I think most very liberal people would be shocked to know we spent more time on outreach to get the actual people we were trying to help to apply and 99% came through churches. We never had more than an application or two a month.
The biggest disconnect I feel is the concept of working poor. People tend to think homeless or working but miss the whole “this person is working 40 hours a week and don’t make enough to eat properly”.
When I’d fund raise, I spent more time telling the stories of how people came to be our clients and that they worked!! Not bums. They worked just like everyone else sometimes more and usually harder. Most people really couldn’t fathom that. Or would say things like “they should get a better job” and I’d say “yeah, I will mention that – I’m sure that has never crossed their mind”
Or I will tell the single dad with 3 kids he should go back to school. How do you suggest he swings that?! I’m stumped but maybe you have an idea…
That people sometimes needed a space to move from working poor to stable because of the personal or health challenges they faced.
And it’s that I think that is at the root of the lack of compassion. Couples making 100k+ think they are “basically middle class” and “what’s wrong” with those who can’t make ends meet. Must be them.

I will get off my soapbox. But I know you get it and I think the piece people don’t get is the day-to-day and the reality of the disconnect between people who need help and those willing to provide it.

Anna’s experiences echo my own, so I’m honoured she would let me share this private correspondence with you.

I feel strongly about this disconnect and have been heard saying “it’s not them and us, it’s just us. Only us. Now can you help us?”

If you have thoughts on this and I know many of you do, I would love to hear them and share them publicly.   Please add them to the discussion in the comments below.

Thanks to Anna Foat for being so open and sharing her experiences! Anna’s comment has been shared from our email exchange with her permission so that her thoughts and experiences could be highlighted in a public forum.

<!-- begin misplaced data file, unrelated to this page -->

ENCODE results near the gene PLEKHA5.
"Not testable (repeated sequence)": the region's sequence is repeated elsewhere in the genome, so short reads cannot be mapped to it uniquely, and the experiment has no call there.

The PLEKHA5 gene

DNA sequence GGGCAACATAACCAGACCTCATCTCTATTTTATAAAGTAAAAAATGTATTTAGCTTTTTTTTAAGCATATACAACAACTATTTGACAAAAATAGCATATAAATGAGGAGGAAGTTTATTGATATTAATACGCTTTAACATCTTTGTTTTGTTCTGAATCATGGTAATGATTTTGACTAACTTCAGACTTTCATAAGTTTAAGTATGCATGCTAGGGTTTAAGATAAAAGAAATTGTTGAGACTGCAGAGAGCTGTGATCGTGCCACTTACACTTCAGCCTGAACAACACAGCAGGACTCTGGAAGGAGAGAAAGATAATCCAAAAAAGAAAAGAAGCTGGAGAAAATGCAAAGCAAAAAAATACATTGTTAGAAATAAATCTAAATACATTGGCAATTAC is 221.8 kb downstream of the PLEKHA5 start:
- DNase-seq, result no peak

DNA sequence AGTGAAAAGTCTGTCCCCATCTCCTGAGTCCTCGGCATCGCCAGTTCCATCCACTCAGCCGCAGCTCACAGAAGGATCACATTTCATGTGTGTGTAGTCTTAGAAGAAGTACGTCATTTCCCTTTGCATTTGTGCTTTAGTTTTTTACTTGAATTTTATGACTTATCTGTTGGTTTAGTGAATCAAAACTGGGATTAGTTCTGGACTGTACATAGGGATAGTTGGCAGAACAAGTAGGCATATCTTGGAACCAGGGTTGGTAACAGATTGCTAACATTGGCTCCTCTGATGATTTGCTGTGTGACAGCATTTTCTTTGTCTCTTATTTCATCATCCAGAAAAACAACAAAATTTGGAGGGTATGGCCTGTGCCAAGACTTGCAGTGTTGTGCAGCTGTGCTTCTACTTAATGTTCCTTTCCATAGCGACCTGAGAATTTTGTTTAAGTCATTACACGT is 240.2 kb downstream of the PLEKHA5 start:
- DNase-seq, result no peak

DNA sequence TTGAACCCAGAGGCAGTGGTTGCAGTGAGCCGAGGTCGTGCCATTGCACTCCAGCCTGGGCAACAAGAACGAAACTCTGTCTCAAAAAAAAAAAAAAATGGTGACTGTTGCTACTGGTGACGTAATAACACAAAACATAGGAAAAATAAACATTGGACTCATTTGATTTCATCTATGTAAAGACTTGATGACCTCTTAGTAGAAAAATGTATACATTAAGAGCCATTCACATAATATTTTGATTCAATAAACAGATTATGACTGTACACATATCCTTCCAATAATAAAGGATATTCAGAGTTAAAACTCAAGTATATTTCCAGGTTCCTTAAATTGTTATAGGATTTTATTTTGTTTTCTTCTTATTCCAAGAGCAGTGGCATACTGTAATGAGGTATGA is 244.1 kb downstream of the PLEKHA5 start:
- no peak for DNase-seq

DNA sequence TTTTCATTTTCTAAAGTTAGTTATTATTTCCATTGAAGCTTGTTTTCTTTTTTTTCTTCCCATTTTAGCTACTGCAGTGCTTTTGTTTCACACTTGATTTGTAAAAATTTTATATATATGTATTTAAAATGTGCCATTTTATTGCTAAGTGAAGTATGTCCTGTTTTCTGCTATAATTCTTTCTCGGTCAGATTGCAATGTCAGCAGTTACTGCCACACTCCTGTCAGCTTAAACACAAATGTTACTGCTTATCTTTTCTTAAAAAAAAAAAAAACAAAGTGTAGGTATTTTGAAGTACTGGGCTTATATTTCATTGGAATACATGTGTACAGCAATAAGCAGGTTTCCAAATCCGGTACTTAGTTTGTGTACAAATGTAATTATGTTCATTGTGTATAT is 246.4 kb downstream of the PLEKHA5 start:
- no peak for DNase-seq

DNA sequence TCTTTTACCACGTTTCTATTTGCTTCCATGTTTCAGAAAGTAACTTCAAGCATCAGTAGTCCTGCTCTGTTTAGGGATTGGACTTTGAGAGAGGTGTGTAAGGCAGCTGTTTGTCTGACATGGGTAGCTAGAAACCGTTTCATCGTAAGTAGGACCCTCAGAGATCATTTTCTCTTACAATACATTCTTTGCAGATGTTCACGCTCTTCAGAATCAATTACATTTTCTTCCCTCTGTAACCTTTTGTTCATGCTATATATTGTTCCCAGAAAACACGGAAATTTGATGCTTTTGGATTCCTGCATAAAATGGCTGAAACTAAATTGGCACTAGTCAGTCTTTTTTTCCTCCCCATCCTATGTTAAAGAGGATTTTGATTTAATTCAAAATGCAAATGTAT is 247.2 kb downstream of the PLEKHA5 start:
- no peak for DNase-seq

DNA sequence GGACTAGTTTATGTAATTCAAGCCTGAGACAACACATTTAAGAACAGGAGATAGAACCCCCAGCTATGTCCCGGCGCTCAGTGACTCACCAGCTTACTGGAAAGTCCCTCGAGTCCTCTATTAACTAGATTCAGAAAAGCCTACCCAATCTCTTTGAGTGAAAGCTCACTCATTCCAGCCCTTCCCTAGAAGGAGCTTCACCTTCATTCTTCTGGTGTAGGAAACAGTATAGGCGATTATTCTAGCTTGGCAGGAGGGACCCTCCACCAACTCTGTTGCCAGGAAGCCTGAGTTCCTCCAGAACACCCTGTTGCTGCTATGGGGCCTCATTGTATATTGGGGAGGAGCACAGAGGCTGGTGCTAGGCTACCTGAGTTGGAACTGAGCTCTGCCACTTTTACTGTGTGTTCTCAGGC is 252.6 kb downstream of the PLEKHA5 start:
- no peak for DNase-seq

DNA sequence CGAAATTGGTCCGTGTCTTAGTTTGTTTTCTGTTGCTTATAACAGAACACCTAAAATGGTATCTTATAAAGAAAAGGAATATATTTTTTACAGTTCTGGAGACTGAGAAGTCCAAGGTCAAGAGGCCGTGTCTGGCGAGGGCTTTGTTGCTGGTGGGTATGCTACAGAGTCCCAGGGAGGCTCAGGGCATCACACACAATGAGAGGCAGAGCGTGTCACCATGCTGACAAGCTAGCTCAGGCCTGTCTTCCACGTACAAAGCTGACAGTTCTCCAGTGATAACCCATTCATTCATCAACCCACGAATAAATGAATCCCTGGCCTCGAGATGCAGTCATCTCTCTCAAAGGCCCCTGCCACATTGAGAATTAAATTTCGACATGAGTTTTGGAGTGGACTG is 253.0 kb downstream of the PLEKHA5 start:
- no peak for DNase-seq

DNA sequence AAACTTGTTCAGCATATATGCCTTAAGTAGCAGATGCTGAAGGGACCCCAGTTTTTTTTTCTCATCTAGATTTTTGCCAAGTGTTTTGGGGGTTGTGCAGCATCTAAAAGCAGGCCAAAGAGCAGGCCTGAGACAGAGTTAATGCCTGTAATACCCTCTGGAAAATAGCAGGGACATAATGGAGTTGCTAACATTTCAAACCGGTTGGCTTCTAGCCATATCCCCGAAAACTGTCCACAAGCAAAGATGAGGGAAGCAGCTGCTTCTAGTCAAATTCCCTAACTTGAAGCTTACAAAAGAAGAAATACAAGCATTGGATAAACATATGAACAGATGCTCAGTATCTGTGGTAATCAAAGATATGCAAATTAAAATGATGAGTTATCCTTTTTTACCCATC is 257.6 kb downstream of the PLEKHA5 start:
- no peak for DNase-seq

Note: this post is part of my Live Below The Line series where I will be on a $1.75 food & drink budget from April 29th-May 3rd.
This is a game for me but a serious reality for 1.4 billion people in our world today.  Help support me by donating, or supporting Second Harvest and Daily Bread Food Bank.  

If you want to know more about what I’m involved in, you can read my disclosure statement here.

Alexa Clark

Alexa is a digital marketer and author with over 20 years in digital & interactive communications in the food and tech industries. Alexa's CheapEats Restaurant Guides, for both Toronto & Ottawa, were Canadian best sellers. She is a recognized authority on social media and has been named one of Canada's 20 Leading Women in Social Media.

4 thoughts on “Readers Speak Back – Anna Foat – Live Below The Line

  • May 2, 2013 at 10:53 am

    Anna Foat I wasn’t sure how to add photos to your very smart observations, so I used this infographic. Hope that’s okay.

  • May 2, 2013 at 11:19 am

    Totally agree. When I was in school (many years ago), I did a film about housing and was shocked at the kinds of places people lived for I think about $400 a month: disgusting washrooms, filthy “kitchens” consisting of maybe a two hotplate/two-element stove tops and a small fridge–all to serve about six men.I could go on a rant about food being a human right, but I wont. I will, however, challenge anyone who thinks they can travel to work two or more part-time minimum-wage jobs and shop and cook healthy food and clean and “keep up appearances” whilst trying “further” themselves.

  • May 2, 2013 at 4:38 pm

    Well said Carol! Thanks for weighing in.